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This article in SSSAJ

  1. Vol. 44 No. 1, p. 70-75
     
    Received: May 29, 1979
    Published: Jan, 1980


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doi:10.2136/sssaj1980.03615995004400010016x

Comparison of the Amounts and Forms of Sulfur in Soil Organic Matter Fractions after 65 Years of Cultivation1

  1. J. R. Bettany,
  2. S. Saggar and
  3. J. W. B. Stewart2

Abstract

Abstract

Large differences in organic matter contents of a Udic Haploboroll soil were observed in the A horizons of adjacent cultivated (for 65 years) and permanent pasture sites. Relatively lower net losses of S (38%) comared to C (44%) and N (49%) and narrower C/N/S ratios indicated that S is more resistant to mineralization during cultivation processes than C and N. Organic S concentrations were lower in all 6 fractions obtained from a 0.1M NaOH-0.1M Na4P2O7 (pH 13.0) extraction separation but differences were noted in absolute amounts and relative proportions of C, N and S lost from specific fractions. Three fractions, conventional humic acid (HA-A), clay associated humic acid (HA-B) and humin (<2 µm), accounted for 80% of the total S difference. In contrast, the fulvic acid (FA-A) fraction which had narrower C/N/S ratios, contained more HI-reducible S and was thought to be more labile than other fractions, only contributed 14% of the total S loss.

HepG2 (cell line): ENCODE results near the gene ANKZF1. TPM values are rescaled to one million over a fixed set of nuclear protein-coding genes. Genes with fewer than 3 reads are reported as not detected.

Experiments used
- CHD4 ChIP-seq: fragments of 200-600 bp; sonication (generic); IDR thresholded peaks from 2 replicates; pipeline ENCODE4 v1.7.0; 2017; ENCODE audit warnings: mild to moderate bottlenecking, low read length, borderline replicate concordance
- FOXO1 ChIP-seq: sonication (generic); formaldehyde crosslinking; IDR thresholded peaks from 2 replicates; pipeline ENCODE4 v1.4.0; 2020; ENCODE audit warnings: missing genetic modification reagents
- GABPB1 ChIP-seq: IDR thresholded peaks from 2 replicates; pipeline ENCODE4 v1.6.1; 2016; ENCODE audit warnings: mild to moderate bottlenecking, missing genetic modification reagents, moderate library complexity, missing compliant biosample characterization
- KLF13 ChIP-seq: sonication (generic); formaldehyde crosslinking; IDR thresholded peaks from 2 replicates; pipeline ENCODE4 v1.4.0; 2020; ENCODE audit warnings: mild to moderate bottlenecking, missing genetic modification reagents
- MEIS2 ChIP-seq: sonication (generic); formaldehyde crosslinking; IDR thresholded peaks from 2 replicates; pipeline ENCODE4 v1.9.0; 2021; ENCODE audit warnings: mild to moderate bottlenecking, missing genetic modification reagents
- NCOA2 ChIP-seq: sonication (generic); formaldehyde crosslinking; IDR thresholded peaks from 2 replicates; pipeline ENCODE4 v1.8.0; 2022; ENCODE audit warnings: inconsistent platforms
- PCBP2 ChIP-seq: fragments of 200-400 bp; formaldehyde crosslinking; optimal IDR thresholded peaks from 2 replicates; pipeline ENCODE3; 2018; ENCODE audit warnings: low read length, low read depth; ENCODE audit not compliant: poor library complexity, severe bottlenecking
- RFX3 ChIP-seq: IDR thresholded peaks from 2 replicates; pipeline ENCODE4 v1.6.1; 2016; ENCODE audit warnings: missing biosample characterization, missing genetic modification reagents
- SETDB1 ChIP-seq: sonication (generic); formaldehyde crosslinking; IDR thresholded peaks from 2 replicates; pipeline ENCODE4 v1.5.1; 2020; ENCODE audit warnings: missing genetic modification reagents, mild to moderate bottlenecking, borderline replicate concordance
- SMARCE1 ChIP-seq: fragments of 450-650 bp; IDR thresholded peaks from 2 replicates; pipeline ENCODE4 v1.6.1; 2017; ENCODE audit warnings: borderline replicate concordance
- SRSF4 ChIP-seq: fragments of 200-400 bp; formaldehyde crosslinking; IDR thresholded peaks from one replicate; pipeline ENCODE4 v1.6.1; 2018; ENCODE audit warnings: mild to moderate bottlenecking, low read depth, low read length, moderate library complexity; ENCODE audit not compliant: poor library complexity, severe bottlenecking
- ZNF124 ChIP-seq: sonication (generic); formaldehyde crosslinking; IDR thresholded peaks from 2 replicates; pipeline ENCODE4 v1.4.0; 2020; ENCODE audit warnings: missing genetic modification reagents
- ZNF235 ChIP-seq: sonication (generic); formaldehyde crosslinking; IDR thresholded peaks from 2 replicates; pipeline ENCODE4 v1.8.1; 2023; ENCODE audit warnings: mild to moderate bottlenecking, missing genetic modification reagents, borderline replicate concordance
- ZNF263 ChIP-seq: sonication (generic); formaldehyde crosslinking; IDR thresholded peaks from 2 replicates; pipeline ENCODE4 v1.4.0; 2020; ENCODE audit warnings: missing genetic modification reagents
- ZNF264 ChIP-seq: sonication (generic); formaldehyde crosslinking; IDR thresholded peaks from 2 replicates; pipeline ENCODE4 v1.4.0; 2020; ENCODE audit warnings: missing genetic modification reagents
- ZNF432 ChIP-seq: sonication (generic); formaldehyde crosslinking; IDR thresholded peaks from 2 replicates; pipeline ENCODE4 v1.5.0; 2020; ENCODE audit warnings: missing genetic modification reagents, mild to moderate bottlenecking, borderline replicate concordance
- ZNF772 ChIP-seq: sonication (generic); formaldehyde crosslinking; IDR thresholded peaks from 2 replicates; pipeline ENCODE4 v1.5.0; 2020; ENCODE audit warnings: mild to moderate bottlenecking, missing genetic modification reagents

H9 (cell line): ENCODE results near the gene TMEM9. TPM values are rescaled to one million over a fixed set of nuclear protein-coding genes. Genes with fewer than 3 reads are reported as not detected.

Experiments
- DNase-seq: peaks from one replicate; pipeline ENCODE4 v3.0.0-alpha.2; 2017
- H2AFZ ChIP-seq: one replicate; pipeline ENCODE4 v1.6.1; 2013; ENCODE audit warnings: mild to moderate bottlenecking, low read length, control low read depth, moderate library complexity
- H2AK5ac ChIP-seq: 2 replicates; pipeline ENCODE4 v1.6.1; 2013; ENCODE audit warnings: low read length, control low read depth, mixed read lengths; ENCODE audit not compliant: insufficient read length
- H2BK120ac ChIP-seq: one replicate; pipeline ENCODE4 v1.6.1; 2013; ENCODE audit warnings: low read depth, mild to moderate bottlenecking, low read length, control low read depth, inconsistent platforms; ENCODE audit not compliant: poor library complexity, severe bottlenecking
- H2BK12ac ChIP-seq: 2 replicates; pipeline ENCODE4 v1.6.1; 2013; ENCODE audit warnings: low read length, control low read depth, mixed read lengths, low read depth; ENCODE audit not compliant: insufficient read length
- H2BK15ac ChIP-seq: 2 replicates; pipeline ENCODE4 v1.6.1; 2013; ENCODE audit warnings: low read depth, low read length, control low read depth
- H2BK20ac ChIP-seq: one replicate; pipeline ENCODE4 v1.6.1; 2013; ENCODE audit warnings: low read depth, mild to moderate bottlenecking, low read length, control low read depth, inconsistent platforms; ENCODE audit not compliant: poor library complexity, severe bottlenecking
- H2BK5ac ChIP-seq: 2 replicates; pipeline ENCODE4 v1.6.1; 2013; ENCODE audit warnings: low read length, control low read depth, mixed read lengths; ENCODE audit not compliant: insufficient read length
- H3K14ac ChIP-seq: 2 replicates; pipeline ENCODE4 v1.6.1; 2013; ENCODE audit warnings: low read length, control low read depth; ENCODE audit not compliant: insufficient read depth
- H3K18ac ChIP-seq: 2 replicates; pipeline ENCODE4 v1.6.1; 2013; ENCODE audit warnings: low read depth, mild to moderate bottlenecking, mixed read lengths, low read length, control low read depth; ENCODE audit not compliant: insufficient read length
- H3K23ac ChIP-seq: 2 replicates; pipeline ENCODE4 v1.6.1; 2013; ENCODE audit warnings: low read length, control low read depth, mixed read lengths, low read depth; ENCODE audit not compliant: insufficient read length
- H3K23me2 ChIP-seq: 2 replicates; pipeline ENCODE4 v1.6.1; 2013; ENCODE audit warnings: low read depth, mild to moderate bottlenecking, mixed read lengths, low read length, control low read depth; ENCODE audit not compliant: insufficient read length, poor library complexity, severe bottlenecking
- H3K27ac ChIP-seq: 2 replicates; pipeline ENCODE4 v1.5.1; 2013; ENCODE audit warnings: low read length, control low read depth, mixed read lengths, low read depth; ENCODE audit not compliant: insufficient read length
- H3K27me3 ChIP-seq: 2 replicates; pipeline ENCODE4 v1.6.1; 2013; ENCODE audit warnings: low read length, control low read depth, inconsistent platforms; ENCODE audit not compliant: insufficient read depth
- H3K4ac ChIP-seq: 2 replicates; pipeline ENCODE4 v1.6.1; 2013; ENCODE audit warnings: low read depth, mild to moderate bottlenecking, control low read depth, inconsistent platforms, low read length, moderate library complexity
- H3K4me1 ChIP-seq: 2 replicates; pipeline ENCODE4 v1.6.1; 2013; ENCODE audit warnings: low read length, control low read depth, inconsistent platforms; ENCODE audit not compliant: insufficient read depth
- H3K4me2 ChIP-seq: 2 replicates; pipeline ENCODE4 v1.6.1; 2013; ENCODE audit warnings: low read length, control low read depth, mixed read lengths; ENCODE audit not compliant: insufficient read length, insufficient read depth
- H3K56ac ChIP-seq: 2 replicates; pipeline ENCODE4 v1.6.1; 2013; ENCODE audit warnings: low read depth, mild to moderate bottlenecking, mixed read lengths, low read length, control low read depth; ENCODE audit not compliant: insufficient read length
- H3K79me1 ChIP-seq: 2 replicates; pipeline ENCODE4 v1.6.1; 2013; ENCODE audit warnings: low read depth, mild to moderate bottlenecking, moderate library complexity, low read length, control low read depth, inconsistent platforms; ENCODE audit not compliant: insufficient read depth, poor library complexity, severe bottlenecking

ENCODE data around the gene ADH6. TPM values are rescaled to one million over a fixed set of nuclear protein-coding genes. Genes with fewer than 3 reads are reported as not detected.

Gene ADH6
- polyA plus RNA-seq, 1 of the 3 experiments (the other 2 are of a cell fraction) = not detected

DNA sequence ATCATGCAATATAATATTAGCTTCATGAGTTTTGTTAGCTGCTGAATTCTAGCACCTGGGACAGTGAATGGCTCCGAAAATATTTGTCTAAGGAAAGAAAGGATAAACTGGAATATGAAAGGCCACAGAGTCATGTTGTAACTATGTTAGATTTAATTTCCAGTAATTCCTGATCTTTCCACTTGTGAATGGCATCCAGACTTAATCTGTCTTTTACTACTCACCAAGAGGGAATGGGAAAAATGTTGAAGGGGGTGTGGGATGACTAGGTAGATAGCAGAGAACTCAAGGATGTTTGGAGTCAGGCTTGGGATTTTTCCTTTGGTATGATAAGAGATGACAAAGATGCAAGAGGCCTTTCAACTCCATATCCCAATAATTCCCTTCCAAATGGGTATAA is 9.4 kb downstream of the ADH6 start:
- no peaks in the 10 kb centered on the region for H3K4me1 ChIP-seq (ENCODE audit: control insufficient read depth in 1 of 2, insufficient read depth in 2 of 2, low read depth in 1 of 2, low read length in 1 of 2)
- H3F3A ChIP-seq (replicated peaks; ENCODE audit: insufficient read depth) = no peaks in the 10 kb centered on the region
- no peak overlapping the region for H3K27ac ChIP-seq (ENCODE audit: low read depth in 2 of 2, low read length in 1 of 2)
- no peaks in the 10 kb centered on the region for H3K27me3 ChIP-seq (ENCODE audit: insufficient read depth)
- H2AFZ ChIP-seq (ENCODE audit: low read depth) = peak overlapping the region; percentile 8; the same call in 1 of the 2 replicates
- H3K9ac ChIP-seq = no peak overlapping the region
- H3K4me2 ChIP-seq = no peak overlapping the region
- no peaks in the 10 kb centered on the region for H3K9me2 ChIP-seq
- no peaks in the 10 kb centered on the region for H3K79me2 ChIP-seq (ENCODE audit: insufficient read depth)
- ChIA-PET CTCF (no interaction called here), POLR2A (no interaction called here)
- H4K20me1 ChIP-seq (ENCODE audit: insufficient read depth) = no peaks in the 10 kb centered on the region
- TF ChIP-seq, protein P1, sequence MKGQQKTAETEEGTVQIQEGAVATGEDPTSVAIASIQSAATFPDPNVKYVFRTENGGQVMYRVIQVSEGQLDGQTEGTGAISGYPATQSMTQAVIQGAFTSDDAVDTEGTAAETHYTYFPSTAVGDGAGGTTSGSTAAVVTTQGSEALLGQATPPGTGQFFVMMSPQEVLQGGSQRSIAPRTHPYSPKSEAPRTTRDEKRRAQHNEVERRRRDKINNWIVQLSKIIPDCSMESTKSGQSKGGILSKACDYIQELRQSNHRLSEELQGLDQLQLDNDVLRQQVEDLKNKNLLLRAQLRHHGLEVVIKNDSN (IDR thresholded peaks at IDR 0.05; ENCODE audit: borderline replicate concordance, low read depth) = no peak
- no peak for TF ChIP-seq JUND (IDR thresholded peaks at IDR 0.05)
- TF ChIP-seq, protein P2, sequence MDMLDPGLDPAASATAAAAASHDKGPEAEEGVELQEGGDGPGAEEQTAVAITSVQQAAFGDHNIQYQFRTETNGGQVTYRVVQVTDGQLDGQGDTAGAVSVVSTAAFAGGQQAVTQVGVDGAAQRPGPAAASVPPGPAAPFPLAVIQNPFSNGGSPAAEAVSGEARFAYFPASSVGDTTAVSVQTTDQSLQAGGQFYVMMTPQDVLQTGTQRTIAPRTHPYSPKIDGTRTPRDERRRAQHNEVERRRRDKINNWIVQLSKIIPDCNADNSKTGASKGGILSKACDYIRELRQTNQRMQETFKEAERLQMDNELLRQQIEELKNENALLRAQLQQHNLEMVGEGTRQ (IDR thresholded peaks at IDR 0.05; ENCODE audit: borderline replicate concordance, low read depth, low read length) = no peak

It was postulated that the breakdown and oxidation of HA-A, HA-B and humin <2-µm fractions during mineralization would liberate low molecular weight S compounds which would temporarily accumulate in FA-A fractions thereby accounting for a small net decrease in total S and a high percentage of HI-reducible S in this fraction in the cultivated soil.

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